Environmental Considerations - Exercising in Cold Environments
Contrary to popular belief, there are few real dangers in exercising at temperatures well below freezing. Since the body produces large amounts of heat during exercise, it has little trouble maintaining a normal temperature. There is no danger of freezing the lungs. However, without proper precautions, hypothermia, frostbite, and dehydration can occur.
If the bodyís core temperature drops below normal, its ability to regulate its temperature can become impaired or lost. This condition is called hypothermia.
It develops because the body cannot produce heat as fast as it is losing it. This can lead to death. The chance of a soldier becoming hypothermic is a major threat any time he is exposed to the cold.
Some symptoms of hypothermia are shivering, loss of judgment, slurred speech, drowsiness, and muscle weakness.
During exercise in the cold, people usually produce enough heat to maintain normal body temperature. As they get fatigued, however, they slow down and
their bodies produce less heat. Also, people often overdress for exercise in the cold. This makes the body sweat. The sweat dampens the clothing next to
the skin making it a good conductor of heat. The combination of decreased heat production and increased heat loss can cause a rapid onset of hypothermia.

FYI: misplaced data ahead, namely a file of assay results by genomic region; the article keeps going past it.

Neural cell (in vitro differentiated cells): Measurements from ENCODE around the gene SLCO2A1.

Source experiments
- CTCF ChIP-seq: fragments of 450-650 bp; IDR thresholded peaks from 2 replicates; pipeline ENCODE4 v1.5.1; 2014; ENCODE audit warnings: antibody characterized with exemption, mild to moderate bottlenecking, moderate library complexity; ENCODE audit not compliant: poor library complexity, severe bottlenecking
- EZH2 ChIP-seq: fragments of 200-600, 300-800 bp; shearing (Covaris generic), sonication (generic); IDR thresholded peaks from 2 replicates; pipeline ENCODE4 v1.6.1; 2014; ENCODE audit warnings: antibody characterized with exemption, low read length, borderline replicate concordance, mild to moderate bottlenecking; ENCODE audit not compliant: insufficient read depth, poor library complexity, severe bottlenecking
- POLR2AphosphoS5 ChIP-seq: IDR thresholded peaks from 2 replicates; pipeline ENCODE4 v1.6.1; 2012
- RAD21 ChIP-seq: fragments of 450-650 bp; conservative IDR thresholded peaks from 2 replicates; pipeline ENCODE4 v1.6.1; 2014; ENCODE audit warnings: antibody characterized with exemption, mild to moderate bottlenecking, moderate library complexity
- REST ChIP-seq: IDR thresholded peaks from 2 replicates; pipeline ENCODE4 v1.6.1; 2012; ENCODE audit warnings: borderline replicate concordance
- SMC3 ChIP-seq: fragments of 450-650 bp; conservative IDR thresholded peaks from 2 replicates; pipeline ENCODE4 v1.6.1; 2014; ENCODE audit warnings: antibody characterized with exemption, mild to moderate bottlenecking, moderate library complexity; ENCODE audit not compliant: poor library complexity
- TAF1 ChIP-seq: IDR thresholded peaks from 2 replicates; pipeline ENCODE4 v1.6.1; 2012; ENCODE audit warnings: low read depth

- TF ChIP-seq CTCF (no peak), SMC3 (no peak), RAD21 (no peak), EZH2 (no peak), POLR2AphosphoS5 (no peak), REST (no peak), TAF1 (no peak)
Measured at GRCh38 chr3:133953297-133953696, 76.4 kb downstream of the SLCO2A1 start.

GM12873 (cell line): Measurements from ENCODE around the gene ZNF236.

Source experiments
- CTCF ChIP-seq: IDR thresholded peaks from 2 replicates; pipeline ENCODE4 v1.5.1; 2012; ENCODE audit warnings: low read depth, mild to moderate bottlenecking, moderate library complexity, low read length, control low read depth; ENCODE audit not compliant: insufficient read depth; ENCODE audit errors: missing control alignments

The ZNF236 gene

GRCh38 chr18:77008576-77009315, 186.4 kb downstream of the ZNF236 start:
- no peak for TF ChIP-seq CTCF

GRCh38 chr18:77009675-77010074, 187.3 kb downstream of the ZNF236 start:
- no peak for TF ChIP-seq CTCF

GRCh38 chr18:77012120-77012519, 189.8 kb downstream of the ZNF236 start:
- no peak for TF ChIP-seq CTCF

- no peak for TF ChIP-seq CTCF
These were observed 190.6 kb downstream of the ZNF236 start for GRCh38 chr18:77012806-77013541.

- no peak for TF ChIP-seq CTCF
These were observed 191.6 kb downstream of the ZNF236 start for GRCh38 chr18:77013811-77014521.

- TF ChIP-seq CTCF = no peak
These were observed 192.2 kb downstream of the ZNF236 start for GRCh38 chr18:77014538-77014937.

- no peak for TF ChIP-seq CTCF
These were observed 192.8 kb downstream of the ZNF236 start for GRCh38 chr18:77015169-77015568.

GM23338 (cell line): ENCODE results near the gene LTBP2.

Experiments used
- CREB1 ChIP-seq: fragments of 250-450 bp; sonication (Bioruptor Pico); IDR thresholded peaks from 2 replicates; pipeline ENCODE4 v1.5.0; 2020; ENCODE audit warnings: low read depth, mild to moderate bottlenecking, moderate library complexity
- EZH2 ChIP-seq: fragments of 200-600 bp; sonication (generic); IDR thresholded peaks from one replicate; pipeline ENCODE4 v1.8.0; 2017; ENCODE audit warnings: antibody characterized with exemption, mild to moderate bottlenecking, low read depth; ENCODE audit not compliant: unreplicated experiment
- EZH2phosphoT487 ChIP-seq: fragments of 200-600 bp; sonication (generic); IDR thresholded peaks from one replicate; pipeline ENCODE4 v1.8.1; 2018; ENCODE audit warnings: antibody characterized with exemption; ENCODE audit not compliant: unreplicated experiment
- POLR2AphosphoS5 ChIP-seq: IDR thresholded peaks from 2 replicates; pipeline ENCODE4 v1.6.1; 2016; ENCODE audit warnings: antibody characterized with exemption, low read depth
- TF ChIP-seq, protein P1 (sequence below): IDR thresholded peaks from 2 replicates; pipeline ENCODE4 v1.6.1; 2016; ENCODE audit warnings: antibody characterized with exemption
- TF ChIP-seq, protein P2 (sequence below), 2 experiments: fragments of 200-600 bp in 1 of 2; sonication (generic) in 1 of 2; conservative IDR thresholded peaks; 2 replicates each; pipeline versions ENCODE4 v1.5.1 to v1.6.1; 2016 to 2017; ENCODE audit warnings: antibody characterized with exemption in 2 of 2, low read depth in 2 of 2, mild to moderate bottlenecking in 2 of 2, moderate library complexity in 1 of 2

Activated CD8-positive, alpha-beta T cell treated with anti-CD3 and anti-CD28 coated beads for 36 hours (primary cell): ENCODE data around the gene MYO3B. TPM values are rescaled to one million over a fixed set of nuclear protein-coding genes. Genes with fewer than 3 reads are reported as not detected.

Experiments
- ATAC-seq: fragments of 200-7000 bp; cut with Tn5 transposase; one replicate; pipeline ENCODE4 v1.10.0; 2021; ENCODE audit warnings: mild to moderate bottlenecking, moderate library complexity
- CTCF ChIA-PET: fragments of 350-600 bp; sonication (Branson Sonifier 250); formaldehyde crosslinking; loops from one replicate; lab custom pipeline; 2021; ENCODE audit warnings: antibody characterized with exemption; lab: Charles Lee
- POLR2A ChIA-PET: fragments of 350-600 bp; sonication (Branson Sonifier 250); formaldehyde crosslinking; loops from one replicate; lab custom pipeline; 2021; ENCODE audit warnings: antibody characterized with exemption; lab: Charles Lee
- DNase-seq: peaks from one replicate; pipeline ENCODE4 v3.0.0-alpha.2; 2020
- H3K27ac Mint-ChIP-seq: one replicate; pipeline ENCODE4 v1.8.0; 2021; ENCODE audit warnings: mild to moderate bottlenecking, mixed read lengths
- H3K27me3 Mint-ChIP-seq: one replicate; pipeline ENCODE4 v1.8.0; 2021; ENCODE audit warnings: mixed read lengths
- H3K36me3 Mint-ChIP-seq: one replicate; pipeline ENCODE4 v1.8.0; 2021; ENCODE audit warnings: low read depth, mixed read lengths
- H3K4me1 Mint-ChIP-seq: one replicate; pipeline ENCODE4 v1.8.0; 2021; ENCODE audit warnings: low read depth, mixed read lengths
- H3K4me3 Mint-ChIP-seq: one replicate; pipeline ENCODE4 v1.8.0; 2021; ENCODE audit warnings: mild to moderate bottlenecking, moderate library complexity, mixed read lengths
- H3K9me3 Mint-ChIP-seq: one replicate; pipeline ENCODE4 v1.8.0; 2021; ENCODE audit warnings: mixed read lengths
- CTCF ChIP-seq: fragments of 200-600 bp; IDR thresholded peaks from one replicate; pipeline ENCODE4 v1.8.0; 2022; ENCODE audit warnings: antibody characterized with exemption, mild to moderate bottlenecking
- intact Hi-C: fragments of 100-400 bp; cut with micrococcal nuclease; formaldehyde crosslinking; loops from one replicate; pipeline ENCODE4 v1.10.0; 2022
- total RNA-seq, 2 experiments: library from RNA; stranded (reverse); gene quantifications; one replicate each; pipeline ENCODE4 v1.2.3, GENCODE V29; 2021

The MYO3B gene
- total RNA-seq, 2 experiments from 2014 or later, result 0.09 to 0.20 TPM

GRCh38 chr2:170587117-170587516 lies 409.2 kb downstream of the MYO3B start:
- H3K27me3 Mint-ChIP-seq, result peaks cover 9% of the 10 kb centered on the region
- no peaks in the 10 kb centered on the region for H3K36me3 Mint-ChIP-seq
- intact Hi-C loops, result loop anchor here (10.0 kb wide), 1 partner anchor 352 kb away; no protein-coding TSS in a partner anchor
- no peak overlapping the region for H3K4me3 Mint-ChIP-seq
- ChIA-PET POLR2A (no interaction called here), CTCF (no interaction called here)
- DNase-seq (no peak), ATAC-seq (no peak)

Frostbite is the freezing of body tissue. It commonly occurs in body parts located away from the core and exposed to the cold such as the nose, ears, feet, hands, and skin. Severe cases of frostbite may require amputation.
Factors which lead to frostbite are cold temperatures combined with windy conditions. The wind has a great cooling effect because it causes rapid convective heat transfer from the body. For a given temperature, the higher the wind speed, the greater the cooling effect. A personís movement through the air creates an effect similar to that caused by wind. Riding a bicycle at 15 mph is the same as standing in a 15-mph wind. If, in addition, there is a 5-mph headwind, the overall effect is equivalent to a 20-mph wind. Therefore, an exercising soldier must be very cautious to avoid getting frostbite. Covering exposed parts of the body will substantially reduce the risks.
Dehydration can result from losing body fluids faster than they are replaced. Cold environments are often dry, and water may be limited. As a result, soldiers may in time become dehydrated. While operating in extremely cold climates, trainers should check the body weights of the soldiers regularly and encourage them to drink liquids whenever possible.